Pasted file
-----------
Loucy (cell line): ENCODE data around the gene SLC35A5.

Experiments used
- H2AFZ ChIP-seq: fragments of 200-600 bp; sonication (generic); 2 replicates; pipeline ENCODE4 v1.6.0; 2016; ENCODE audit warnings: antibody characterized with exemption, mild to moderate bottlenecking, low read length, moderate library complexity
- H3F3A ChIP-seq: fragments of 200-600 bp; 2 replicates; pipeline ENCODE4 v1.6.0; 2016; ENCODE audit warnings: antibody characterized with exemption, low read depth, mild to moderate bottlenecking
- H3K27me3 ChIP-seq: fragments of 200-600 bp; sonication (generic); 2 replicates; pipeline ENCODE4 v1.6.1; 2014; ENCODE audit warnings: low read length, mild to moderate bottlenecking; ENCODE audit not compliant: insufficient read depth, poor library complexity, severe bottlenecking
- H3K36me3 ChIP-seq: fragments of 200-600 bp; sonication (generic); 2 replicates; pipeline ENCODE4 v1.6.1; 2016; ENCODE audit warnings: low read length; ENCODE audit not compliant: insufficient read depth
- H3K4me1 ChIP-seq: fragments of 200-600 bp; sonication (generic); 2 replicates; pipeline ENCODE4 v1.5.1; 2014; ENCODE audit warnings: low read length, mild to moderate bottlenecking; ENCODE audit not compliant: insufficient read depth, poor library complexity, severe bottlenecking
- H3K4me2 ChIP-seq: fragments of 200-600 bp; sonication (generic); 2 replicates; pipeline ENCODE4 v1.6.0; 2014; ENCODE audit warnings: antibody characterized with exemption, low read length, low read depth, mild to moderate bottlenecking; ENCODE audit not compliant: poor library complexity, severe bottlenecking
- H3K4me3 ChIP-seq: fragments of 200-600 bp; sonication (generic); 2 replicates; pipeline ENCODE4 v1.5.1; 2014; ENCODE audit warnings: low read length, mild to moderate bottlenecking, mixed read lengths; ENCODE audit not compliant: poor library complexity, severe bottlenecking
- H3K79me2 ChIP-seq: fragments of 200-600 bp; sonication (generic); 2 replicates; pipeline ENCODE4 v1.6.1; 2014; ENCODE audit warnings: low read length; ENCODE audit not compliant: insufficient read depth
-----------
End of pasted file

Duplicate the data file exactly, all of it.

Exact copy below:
Loucy (cell line): ENCODE data around the gene SLC35A5.

Experiments used
- H2AFZ ChIP-seq: fragments of 200-600 bp; sonication (generic); 2 replicates; pipeline ENCODE4 v1.6.0; 2016; ENCODE audit warnings: antibody characterized with exemption, mild to moderate bottlenecking, low read length, moderate library complexity
- H3F3A ChIP-seq: fragments of 200-600 bp; 2 replicates; pipeline ENCODE4 v1.6.0; 2016; ENCODE audit warnings: antibody characterized with exemption, low read depth, mild to moderate bottlenecking
- H3K27me3 ChIP-seq: fragments of 200-600 bp; sonication (generic); 2 replicates; pipeline ENCODE4 v1.6.1; 2014; ENCODE audit warnings: low read length, mild to moderate bottlenecking; ENCODE audit not compliant: insufficient read depth, poor library complexity, severe bottlenecking
- H3K36me3 ChIP-seq: fragments of 200-600 bp; sonication (generic); 2 replicates; pipeline ENCODE4 v1.6.1; 2016; ENCODE audit warnings: low read length; ENCODE audit not compliant: insufficient read depth
- H3K4me1 ChIP-seq: fragments of 200-600 bp; sonication (generic); 2 replicates; pipeline ENCODE4 v1.5.1; 2014; ENCODE audit warnings: low read length, mild to moderate bottlenecking; ENCODE audit not compliant: insufficient read depth, poor library complexity, severe bottlenecking
- H3K4me2 ChIP-seq: fragments of 200-600 bp; sonication (generic); 2 replicates; pipeline ENCODE4 v1.6.0; 2014; ENCODE audit warnings: antibody characterized with exemption, low read length, low read depth, mild to moderate bottlenecking; ENCODE audit not compliant: poor library complexity, severe bottlenecking
- H3K4me3 ChIP-seq: fragments of 200-600 bp; sonication (generic); 2 replicates; pipeline ENCODE4 v1.5.1; 2014; ENCODE audit warnings: low read length, mild to moderate bottlenecking, mixed read lengths; ENCODE audit not compliant: poor library complexity, severe bottlenecking
- H3K79me2 ChIP-seq: fragments of 200-600 bp; sonication (generic); 2 replicates; pipeline ENCODE4 v1.6.1; 2014; ENCODE audit warnings: low read length; ENCODE audit not compliant: insufficient read depth